Knowing that the elders will be held accountable, and that we are also held accountable for our response, we need to pray for the leaders, and respond well to them, too.

Closing Requests and Blessings

18 Pray for us: for we trust we have a good conscience, in all things willing to live honestly.
19 But I beseech you the rather to do this, that I may be restored to you the sooner.

I don’t know what was going on in the writer’s life that he should write such words…if it really was Paul (and I think it was), then it seems to make a kind of sense, as, several times, during his ministry, he was in bonds, one way or another, accused of things he had not done. Perhaps this was one of those times: it sounds as though it might have been. But he asked for prayer that he might be released sooner, as be able to rejoin the other believers.

20 Now the God of peace, that brought again from the dead our Lord Jesus, that great shepherd of the sheep, through the blood of the everlasting covenant,
21 Make you perfect in every good work to do his will, working in you that which is wellpleasing in his sight, through Jesus Christ; to whom be glory for ever and ever. Amen.

The writer’s prayer for the recipients, is that God would continue to perfect them so that their lives would be a continual honor to God. He reminds them of the source of their blessing, and the fact that Jesus himself is our great shepherd, as well as the fact that he has been physically, literally raised from the dead. But the bottom line is that our lives should be to his glory as well.

22 And I beseech you, brethren, suffer the word of exhortation: for I have written a letter unto you in few words.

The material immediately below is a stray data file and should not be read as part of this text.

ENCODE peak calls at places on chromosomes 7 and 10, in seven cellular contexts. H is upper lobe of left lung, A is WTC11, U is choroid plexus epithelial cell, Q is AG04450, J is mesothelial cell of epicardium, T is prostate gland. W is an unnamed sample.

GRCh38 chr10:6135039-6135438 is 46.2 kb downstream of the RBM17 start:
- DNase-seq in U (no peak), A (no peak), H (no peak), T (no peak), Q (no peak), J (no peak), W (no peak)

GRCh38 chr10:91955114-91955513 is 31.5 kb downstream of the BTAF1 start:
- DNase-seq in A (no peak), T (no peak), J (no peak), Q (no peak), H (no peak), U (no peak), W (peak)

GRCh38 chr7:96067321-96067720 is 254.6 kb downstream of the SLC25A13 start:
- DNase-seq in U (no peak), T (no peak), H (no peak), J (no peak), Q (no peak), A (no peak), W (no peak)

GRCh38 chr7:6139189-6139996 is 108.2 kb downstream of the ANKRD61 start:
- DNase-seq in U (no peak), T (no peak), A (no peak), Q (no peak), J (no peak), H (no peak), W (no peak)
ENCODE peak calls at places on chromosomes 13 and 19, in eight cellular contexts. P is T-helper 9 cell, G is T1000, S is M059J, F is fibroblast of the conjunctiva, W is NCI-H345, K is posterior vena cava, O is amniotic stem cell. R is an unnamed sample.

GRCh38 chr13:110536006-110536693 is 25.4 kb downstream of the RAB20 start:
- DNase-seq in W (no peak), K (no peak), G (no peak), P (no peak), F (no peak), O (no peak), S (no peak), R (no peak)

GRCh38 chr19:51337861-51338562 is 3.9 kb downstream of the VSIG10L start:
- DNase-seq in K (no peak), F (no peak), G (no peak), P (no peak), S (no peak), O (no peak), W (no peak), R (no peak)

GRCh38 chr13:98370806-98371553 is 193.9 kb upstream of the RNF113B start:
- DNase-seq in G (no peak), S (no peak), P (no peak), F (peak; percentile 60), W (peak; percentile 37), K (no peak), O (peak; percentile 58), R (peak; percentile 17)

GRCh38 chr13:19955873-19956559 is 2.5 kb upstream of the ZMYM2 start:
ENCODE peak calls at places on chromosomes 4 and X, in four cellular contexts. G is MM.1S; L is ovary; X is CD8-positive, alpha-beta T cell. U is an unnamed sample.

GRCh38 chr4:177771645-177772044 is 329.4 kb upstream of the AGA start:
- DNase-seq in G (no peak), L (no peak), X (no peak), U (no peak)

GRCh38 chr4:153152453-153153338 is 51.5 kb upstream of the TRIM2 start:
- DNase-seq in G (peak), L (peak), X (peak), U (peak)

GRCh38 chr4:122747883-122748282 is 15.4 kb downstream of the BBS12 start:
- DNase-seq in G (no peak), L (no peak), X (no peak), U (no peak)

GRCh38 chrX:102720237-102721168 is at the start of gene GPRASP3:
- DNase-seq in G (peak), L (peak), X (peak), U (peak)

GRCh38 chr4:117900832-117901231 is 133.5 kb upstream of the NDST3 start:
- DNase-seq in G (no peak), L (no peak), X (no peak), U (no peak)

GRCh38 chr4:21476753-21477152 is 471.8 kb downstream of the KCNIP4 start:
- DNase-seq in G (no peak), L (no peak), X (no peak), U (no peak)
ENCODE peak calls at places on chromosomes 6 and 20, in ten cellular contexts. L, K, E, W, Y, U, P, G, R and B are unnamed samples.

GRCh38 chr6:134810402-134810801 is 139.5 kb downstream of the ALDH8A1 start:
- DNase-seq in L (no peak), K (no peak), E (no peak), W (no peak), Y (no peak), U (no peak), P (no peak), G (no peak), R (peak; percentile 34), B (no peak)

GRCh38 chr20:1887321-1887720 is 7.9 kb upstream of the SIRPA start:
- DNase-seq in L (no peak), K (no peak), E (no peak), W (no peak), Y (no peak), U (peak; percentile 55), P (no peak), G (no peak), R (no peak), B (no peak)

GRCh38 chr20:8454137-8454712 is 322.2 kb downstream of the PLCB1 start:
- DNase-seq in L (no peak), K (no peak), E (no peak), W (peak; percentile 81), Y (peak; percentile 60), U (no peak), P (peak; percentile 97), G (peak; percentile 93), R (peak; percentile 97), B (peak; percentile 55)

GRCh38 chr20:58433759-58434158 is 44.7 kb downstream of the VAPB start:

The Writer begs them to receive this letter of encouragement properly. (It seems an odd thing, however, to see that the Writer considered this to be a short letter.)

23 Know ye that our brother Timothy is set at liberty; with whom, if he come shortly, I will see you.

Timothy was one of Paul’s close companions…which also gives me to believe that Paul was the writer. Evidently Timothy had also been held, somewhere, but was set free already, and the writer hoped to meet with them all and with Timothy too.

24 Salute all them that have the rule over you, and all the saints. They of Italy salute you.
25 Grace be with you all. Amen.

This closing is typical Pauline benediction. Notice that, whoever the recipients were, they were told to greet the leadership, as well as the other believers. All the letters to the church are just that: Letters to the Church! They are not, as a rule, to some sort of hierarchy of leaders, but to the believers themselves. This letter is to us. If you are a believer, it is to you.

Learn from it! Believe it! Study it! Make use of it in your life. Don’t just let it gather dust.